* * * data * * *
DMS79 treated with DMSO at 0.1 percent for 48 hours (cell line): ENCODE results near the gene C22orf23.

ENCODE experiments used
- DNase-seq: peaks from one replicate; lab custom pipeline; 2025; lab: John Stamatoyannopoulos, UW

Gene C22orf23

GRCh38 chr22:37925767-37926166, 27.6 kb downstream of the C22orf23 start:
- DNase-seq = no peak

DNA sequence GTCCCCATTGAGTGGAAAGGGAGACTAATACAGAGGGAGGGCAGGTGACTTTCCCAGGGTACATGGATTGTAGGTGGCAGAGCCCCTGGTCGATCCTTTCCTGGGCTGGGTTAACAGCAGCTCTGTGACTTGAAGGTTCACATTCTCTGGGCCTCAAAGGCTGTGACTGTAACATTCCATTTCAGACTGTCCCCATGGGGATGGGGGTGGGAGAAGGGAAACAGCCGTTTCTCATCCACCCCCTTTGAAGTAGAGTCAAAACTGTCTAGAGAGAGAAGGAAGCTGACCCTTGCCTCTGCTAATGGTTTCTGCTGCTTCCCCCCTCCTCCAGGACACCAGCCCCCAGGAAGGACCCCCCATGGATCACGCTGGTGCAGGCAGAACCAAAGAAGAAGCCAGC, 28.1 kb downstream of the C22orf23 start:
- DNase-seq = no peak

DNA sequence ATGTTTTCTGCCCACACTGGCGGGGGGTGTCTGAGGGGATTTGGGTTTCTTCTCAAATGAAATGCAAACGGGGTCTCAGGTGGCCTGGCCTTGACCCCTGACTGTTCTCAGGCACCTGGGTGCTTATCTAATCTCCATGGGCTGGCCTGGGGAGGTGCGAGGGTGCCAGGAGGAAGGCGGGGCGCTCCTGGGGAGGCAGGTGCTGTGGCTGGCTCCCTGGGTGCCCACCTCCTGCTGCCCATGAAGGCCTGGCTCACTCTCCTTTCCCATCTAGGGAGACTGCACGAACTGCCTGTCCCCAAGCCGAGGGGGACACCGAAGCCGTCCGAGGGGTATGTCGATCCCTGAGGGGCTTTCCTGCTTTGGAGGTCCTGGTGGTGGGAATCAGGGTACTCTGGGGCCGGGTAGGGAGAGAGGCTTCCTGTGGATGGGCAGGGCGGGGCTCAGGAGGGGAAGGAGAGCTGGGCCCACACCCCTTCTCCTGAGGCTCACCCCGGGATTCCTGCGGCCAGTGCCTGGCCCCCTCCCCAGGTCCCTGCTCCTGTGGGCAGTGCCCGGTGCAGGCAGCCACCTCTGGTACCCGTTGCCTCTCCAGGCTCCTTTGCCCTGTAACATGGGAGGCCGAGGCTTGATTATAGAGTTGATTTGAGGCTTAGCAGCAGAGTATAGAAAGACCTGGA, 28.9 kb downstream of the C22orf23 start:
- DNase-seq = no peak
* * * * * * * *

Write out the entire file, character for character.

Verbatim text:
DMS79 treated with DMSO at 0.1 percent for 48 hours (cell line): ENCODE results near the gene C22orf23.

ENCODE experiments used
- DNase-seq: peaks from one replicate; lab custom pipeline; 2025; lab: John Stamatoyannopoulos, UW

Gene C22orf23

GRCh38 chr22:37925767-37926166, 27.6 kb downstream of the C22orf23 start:
- DNase-seq = no peak

DNA sequence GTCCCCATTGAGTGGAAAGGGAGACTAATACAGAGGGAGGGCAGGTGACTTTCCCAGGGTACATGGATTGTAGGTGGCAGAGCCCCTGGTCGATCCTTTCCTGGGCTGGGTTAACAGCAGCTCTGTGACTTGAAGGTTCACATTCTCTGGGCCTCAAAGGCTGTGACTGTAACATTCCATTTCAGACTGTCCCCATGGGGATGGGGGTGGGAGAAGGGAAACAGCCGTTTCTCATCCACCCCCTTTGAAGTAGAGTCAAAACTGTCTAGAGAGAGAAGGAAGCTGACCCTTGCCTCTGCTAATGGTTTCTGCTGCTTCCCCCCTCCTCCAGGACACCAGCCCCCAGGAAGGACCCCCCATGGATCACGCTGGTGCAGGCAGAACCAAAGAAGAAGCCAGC, 28.1 kb downstream of the C22orf23 start:
- DNase-seq = no peak

DNA sequence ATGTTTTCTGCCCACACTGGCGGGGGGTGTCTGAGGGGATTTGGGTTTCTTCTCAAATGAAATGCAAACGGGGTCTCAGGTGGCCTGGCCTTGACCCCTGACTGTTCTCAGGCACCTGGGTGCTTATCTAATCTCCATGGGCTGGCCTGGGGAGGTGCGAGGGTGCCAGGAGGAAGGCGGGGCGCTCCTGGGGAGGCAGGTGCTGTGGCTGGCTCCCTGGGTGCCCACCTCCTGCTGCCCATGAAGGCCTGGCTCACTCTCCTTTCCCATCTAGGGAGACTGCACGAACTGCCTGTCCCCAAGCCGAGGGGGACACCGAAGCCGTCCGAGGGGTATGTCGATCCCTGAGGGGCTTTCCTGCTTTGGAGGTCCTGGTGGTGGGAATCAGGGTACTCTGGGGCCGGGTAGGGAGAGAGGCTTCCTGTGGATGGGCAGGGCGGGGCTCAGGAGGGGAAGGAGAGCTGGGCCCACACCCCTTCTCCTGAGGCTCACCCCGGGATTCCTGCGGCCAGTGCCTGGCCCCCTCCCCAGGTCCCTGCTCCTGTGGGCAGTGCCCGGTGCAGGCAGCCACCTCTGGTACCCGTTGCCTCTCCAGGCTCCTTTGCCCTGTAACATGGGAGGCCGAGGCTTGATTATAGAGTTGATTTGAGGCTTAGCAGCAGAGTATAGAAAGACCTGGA, 28.9 kb downstream of the C22orf23 start:
- DNase-seq = no peak